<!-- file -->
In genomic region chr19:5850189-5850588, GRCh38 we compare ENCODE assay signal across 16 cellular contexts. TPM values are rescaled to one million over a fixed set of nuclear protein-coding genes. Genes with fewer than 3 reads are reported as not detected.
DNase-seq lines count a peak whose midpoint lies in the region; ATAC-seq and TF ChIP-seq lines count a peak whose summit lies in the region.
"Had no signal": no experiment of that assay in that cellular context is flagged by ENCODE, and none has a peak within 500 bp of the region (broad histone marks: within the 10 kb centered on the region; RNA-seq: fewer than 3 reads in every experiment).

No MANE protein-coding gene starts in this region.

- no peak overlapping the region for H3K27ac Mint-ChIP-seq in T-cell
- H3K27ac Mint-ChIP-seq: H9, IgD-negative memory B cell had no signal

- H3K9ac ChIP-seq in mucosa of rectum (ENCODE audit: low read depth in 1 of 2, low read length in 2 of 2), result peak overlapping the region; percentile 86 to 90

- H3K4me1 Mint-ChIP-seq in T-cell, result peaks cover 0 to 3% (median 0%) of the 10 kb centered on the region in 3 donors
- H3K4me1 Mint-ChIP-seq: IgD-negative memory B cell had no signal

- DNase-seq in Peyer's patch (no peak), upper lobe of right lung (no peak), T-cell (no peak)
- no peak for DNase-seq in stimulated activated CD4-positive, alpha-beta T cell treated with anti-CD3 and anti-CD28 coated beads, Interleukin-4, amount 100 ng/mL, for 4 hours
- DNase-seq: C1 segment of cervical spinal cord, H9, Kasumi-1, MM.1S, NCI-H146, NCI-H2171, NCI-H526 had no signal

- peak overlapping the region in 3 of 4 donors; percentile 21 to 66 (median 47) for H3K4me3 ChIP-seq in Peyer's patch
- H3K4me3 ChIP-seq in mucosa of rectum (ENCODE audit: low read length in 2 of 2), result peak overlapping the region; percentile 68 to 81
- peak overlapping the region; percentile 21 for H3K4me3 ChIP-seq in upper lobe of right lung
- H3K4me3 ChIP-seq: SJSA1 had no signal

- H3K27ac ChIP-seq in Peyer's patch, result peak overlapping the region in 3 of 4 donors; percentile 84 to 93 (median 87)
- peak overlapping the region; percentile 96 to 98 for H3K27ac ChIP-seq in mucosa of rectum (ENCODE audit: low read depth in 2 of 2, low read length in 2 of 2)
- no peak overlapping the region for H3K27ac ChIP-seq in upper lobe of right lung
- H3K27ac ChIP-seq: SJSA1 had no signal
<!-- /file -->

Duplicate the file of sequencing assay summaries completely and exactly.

In genomic region chr19:5850189-5850588, GRCh38 we compare ENCODE assay signal across 16 cellular contexts. TPM values are rescaled to one million over a fixed set of nuclear protein-coding genes. Genes with fewer than 3 reads are reported as not detected.
DNase-seq lines count a peak whose midpoint lies in the region; ATAC-seq and TF ChIP-seq lines count a peak whose summit lies in the region.
"Had no signal": no experiment of that assay in that cellular context is flagged by ENCODE, and none has a peak within 500 bp of the region (broad histone marks: within the 10 kb centered on the region; RNA-seq: fewer than 3 reads in every experiment).

No MANE protein-coding gene starts in this region.

- no peak overlapping the region for H3K27ac Mint-ChIP-seq in T-cell
- H3K27ac Mint-ChIP-seq: H9, IgD-negative memory B cell had no signal

- H3K9ac ChIP-seq in mucosa of rectum (ENCODE audit: low read depth in 1 of 2, low read length in 2 of 2), result peak overlapping the region; percentile 86 to 90

- H3K4me1 Mint-ChIP-seq in T-cell, result peaks cover 0 to 3% (median 0%) of the 10 kb centered on the region in 3 donors
- H3K4me1 Mint-ChIP-seq: IgD-negative memory B cell had no signal

- DNase-seq in Peyer's patch (no peak), upper lobe of right lung (no peak), T-cell (no peak)
- no peak for DNase-seq in stimulated activated CD4-positive, alpha-beta T cell treated with anti-CD3 and anti-CD28 coated beads, Interleukin-4, amount 100 ng/mL, for 4 hours
- DNase-seq: C1 segment of cervical spinal cord, H9, Kasumi-1, MM.1S, NCI-H146, NCI-H2171, NCI-H526 had no signal

- peak overlapping the region in 3 of 4 donors; percentile 21 to 66 (median 47) for H3K4me3 ChIP-seq in Peyer's patch
- H3K4me3 ChIP-seq in mucosa of rectum (ENCODE audit: low read length in 2 of 2), result peak overlapping the region; percentile 68 to 81
- peak overlapping the region; percentile 21 for H3K4me3 ChIP-seq in upper lobe of right lung
- H3K4me3 ChIP-seq: SJSA1 had no signal

- H3K27ac ChIP-seq in Peyer's patch, result peak overlapping the region in 3 of 4 donors; percentile 84 to 93 (median 87)
- peak overlapping the region; percentile 96 to 98 for H3K27ac ChIP-seq in mucosa of rectum (ENCODE audit: low read depth in 2 of 2, low read length in 2 of 2)
- no peak overlapping the region for H3K27ac ChIP-seq in upper lobe of right lung
- H3K27ac ChIP-seq: SJSA1 had no signal